This is an unusually busy month for me. Has been for several years. And today is not one of my best days because on this date in 1970 I was lying in a hospital bed. At six a.m. (6:00 a.m.) that day I had given birth to my fifth baby and she wasn’t doing well at all. The doctor ordered bed rest for me and I was not allowed to even go down to the nursery window to see her. At eleven p.m. (11:00 p.m.), after being given sleep meds and finally getting some sleep I was awakened by a soft breeze that passed across my face accompanied by the sweet smell of flowers like I have never smelled before or since in my lifetime. About 15 minutes later my hubby came in the room and I understood what had happened before he said a word. My long awaited daughter, Jennifer Marie, was gone. Her time of death was 11:00 p.m.
This is also the month of birthdays of others in my family, all still living and much loved. The wonderful Aunt Marie, the only aunt living now will be 91 years young on October 17. She will probably outlive us all. My youngest sister, Meg, who informed me she is now drawing Social Security, has a birthday on October 16 (and of course I would NEVER tell her age!), and my older brother, the one who got me into so much trouble in our younger days, will be 80 on October 22. OMG, 80 years — that’s older than some Kentucky dirt! Since he teases me on each birthday I will naturally point his age out to him. I might wait until he has taken the first bite of the chocolate amaretto cake I will bake for him. My cake was always an angel food cake with lemon glaze but his? Devil’s food when we were younger but now, since the discovery of the chocolate amaretto cake that is the one Mom baked for him. I took that cake to a family party one year when we were celebrating all of the birthdays and most of the men in the family were gathered around it with spoons, eating the glaze that had collected around it, almost pure alcohol since the amaretto was added after the chocolate melted. I have to admit it makes a delicious fudge on its own, so I make a double recipe of that part.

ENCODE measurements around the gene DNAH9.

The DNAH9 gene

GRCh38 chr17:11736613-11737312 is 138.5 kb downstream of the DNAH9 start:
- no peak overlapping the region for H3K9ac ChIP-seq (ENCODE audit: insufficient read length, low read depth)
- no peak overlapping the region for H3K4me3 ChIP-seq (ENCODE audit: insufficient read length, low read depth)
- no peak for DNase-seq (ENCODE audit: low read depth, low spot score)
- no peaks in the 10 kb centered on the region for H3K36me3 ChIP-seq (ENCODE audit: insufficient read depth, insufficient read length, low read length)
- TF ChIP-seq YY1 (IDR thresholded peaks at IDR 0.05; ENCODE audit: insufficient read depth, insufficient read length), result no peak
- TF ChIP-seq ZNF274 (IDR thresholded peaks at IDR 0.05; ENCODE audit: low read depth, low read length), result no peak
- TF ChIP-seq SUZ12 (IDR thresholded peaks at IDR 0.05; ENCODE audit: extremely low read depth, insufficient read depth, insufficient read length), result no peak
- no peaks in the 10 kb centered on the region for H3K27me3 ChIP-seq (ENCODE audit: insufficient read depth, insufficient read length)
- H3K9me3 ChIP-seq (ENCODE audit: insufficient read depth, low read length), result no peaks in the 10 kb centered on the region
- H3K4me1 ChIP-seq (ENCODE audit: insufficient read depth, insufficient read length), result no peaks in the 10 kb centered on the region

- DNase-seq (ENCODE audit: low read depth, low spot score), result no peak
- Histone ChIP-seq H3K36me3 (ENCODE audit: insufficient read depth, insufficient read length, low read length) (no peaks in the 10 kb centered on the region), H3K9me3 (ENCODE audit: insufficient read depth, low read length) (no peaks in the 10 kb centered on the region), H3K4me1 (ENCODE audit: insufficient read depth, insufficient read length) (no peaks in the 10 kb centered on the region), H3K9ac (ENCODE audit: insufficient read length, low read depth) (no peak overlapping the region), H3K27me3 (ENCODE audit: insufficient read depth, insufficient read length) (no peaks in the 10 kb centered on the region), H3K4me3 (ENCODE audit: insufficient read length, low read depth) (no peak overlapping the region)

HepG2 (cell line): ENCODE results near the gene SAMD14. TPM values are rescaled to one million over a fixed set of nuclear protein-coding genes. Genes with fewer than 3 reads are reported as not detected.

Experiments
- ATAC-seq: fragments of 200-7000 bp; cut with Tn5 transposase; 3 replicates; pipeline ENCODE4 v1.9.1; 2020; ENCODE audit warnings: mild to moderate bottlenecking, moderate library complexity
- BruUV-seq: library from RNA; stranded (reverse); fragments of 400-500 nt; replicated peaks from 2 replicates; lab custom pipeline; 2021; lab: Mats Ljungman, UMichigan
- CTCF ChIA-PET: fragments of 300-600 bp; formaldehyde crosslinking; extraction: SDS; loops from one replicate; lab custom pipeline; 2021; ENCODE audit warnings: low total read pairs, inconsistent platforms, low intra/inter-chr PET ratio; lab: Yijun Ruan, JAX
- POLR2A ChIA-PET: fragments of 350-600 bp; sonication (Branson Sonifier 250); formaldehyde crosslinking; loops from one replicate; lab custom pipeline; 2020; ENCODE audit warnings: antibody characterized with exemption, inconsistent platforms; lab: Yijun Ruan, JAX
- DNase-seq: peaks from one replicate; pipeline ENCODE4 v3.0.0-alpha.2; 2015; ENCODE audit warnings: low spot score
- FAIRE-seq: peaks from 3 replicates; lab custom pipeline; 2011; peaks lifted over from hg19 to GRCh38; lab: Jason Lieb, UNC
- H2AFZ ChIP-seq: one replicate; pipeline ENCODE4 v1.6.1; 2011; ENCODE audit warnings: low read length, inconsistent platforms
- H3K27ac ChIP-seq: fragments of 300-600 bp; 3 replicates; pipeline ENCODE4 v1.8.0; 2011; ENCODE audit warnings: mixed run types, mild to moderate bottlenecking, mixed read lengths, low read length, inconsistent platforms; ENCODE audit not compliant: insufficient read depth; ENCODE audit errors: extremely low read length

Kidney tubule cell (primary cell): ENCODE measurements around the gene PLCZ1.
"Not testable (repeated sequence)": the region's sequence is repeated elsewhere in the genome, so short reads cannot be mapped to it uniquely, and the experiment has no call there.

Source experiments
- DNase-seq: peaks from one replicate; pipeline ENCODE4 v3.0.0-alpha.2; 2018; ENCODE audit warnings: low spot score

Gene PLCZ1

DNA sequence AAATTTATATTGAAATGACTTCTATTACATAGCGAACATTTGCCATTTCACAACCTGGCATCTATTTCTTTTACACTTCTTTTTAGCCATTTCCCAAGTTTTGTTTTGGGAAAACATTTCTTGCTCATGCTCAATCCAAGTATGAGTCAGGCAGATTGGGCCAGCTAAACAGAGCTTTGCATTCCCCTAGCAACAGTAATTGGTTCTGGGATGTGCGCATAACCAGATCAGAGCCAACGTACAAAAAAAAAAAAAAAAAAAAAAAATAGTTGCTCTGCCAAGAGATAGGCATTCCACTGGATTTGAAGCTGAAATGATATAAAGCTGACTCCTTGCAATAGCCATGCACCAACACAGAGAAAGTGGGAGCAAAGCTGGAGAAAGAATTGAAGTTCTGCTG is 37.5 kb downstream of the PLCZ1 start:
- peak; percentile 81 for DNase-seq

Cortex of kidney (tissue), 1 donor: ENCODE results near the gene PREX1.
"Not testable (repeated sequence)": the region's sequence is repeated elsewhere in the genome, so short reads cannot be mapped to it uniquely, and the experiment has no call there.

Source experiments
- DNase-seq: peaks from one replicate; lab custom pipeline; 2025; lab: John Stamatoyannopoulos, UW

I should also mention that October is MS Awareness month. I’ve had MS since I was eleven, so have run the gamut of emotions where that is concerned. No one I know had ever heard of MS when it reared its ugly head, but now it is better known because there are some drug protocols that can help make life easier for those who can take them. I personally am so sensitive to medications that I don’t try them. I tried one several years ago and it threw me into some heart problems, a new twist from the blackouts and falls other meds had caused. After reading the tiny, miniscule print on the information packet that came with that medicine I saw that one in 100,000 people would or could have heart problems from taking it. Hmm, not exactly one in a million, but in this case I would just as soon not be the one in 100,000! How lucky can one person be?
MS is still an orphan disease, meaning it fits no category but its own, is incurable still, and at one time most people with the advanced version that I now have didn’t live very long. I plan on only another 25 years myself, but then I never really wanted to live past 100 before now. My math skills are nonexistent, so add the 25 to the 78 and maybe someone can tell me how old I will be then. Or, I could get out my calculator but that would mean getting up out of my chair and I’m just too tired to do that.
I am going to attempt some photos now but don’t hold your breath. Turning blue is not a good thing for people.